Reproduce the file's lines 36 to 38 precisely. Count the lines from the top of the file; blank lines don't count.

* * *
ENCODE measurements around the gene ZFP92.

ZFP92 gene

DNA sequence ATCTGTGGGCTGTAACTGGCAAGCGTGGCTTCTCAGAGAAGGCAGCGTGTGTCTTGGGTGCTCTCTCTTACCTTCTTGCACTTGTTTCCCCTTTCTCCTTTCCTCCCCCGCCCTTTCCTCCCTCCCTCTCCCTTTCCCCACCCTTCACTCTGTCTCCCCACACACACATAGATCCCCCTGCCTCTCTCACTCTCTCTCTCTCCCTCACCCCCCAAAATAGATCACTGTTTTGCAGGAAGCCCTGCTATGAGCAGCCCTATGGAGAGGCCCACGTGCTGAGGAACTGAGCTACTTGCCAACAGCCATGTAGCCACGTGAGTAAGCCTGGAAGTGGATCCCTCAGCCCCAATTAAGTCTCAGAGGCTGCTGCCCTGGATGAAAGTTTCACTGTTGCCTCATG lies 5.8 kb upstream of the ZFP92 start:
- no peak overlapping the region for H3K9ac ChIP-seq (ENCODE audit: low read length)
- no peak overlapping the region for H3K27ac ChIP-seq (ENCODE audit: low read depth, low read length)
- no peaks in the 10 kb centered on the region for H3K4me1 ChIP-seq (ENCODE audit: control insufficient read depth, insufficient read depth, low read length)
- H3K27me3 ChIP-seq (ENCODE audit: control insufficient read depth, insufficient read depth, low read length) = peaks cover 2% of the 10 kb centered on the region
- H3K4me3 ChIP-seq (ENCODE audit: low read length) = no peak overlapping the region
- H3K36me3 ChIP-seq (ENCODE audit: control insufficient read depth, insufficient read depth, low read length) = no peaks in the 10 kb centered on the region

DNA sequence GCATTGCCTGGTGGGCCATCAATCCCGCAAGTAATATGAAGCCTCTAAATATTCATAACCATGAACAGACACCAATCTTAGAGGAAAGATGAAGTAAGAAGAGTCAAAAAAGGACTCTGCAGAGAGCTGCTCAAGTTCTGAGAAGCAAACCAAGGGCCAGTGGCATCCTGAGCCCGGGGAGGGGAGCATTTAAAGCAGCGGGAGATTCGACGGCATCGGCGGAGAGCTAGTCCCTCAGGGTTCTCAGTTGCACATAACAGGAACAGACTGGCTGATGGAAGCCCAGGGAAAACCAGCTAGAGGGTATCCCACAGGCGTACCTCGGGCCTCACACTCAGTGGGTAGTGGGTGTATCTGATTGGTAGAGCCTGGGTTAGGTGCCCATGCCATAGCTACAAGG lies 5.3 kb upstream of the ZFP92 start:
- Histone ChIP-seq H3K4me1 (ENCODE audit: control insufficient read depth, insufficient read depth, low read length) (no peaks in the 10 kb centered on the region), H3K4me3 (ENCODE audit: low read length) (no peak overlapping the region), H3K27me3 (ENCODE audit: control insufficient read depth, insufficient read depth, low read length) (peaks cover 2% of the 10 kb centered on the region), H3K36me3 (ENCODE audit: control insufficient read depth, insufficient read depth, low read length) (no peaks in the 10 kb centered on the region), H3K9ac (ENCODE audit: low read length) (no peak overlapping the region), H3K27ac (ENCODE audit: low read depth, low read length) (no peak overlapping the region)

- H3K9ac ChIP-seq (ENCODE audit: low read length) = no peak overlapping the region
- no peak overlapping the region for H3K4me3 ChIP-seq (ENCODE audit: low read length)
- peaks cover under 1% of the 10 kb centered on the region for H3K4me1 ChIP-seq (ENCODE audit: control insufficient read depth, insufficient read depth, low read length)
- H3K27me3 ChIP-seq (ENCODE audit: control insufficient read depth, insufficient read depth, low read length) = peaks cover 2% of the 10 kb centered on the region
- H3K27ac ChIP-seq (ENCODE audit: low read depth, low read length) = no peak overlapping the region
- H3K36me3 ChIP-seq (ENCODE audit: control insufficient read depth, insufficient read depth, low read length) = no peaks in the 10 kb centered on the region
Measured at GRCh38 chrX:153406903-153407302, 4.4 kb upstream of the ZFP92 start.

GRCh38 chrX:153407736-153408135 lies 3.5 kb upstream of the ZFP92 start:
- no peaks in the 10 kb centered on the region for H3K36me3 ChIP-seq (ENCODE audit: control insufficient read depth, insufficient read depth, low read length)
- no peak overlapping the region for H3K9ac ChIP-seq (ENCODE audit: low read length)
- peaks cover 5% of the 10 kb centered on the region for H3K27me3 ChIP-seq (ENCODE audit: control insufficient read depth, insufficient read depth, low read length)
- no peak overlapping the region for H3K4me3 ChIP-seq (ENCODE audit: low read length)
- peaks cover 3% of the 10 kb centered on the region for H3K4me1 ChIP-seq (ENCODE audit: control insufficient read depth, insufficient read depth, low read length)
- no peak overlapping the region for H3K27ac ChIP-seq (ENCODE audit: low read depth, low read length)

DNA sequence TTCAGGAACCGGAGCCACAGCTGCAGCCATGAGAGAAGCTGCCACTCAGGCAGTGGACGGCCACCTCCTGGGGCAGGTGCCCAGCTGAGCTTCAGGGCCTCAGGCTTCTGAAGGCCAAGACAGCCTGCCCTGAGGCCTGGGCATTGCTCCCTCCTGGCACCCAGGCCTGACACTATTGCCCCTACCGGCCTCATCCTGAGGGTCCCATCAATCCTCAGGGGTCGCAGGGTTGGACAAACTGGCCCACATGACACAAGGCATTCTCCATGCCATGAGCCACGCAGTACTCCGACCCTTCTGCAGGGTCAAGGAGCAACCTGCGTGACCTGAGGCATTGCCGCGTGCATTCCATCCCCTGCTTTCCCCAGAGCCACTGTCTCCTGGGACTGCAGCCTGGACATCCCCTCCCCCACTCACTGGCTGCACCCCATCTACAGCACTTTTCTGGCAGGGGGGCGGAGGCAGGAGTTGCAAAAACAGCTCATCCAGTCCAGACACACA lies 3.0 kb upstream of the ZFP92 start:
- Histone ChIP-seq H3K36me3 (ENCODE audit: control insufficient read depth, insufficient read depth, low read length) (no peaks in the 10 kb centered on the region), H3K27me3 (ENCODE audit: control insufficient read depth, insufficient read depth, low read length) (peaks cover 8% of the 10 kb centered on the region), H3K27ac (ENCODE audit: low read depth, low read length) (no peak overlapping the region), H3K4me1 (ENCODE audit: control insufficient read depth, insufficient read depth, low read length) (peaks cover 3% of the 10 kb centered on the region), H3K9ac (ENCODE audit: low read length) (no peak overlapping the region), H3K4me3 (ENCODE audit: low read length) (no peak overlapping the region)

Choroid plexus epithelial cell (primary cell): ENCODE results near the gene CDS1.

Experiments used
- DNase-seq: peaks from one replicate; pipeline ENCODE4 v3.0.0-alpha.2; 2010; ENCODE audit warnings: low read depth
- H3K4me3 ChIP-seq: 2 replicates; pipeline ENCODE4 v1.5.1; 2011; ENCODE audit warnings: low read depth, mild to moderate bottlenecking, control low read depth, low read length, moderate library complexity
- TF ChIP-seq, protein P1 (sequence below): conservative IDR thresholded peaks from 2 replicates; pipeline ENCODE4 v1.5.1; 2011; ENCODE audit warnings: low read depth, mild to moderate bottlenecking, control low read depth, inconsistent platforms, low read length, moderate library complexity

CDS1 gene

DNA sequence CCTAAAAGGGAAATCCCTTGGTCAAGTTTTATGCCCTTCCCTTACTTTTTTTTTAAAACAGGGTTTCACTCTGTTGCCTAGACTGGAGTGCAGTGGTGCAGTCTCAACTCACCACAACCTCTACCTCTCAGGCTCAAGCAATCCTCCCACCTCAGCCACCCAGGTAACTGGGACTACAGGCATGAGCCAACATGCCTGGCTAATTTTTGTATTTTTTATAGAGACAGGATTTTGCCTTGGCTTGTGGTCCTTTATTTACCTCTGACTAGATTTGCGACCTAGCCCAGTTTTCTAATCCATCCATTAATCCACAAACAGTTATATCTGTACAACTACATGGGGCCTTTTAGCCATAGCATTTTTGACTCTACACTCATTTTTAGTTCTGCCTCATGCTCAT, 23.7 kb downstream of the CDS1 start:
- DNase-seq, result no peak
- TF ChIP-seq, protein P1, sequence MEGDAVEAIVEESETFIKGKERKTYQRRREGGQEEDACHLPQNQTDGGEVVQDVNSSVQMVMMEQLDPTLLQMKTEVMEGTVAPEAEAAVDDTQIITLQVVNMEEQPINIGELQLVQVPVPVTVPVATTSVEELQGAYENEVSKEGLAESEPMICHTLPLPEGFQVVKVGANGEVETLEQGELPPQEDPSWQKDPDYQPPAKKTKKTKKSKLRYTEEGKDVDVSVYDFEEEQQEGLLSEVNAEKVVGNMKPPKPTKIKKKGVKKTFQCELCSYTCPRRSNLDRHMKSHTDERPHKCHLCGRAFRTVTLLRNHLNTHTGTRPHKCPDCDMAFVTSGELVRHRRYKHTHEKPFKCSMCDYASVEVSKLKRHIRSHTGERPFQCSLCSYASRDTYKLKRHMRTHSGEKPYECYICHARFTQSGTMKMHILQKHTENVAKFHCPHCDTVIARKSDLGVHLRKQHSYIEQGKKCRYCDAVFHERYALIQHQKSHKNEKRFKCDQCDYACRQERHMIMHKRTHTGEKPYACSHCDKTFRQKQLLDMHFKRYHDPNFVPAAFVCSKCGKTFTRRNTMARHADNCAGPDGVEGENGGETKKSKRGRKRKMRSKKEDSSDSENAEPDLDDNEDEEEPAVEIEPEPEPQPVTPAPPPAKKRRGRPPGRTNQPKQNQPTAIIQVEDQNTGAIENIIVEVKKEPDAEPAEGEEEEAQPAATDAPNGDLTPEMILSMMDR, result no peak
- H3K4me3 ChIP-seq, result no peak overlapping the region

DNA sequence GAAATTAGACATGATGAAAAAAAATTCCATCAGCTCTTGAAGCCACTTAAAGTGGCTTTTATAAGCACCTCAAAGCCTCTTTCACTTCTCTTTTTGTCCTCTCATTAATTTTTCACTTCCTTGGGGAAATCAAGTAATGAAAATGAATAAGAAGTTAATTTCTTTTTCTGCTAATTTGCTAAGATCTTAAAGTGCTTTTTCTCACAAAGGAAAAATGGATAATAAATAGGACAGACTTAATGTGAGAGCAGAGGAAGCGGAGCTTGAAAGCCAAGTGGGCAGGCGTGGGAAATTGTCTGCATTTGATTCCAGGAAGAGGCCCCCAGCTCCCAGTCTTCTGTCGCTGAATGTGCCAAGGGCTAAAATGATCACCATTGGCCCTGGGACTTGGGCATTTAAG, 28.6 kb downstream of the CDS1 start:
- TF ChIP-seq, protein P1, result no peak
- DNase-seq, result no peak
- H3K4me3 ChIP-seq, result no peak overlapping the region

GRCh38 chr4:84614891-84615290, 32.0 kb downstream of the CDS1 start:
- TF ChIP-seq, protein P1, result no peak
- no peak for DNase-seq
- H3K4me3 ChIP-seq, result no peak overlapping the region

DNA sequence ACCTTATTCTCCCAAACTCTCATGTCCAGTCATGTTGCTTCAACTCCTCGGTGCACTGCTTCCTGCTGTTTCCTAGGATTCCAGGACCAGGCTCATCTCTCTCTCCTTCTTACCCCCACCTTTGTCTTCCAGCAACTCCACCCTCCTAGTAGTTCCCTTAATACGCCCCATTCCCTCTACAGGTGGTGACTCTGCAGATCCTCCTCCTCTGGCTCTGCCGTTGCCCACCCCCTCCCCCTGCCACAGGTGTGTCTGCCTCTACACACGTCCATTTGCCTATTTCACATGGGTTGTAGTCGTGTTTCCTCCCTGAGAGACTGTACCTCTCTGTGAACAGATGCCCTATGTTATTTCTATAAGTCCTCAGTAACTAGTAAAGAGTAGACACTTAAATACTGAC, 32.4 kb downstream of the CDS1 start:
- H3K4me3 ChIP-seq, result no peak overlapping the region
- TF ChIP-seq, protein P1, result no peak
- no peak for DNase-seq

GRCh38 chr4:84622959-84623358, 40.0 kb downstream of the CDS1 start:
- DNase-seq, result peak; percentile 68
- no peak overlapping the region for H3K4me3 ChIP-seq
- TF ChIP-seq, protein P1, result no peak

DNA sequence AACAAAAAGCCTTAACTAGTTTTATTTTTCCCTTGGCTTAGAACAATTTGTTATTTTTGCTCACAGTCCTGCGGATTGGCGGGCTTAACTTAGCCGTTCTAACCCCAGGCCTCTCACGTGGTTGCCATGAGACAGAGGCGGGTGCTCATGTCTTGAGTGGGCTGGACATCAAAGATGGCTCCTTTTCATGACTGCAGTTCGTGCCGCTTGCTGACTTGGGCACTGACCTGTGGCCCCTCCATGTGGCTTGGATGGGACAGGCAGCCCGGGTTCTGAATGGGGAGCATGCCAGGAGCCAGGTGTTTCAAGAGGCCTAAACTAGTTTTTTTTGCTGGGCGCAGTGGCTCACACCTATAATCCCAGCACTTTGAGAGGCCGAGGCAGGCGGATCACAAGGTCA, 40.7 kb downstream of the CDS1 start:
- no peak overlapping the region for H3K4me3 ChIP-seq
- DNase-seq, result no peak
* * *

- TF ChIP-seq, protein P1, sequence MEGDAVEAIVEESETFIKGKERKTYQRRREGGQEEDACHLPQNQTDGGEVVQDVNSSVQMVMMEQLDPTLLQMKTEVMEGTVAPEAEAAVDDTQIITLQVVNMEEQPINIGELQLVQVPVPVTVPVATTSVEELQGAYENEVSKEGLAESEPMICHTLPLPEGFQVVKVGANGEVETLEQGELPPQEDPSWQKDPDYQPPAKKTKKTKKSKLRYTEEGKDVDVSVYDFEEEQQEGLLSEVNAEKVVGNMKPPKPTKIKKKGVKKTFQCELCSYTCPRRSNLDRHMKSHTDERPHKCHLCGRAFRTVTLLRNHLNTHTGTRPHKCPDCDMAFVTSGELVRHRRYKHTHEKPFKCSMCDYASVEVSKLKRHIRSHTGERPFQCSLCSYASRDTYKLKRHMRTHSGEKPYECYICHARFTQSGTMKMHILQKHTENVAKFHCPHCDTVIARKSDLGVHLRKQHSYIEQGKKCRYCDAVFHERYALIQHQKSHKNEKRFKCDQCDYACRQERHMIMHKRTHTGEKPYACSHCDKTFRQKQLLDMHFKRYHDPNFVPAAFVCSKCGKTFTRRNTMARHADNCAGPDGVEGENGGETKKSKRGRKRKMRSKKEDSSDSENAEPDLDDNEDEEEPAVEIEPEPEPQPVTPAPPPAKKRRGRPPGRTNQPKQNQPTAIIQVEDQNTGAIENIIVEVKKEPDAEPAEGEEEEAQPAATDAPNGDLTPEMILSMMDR, result no peak
- H3K4me3 ChIP-seq, result no peak overlapping the region

DNA sequence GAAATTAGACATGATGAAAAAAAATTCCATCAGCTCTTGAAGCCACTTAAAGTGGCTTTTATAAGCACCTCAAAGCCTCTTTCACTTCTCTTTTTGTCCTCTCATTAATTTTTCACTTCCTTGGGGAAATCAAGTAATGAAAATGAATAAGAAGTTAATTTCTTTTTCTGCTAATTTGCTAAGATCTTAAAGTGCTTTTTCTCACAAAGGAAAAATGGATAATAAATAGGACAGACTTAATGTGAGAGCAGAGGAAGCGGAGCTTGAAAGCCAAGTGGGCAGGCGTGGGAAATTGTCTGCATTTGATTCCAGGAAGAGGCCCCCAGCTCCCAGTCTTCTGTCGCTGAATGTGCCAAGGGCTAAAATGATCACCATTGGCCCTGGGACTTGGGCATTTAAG, 28.6 kb downstream of the CDS1 start: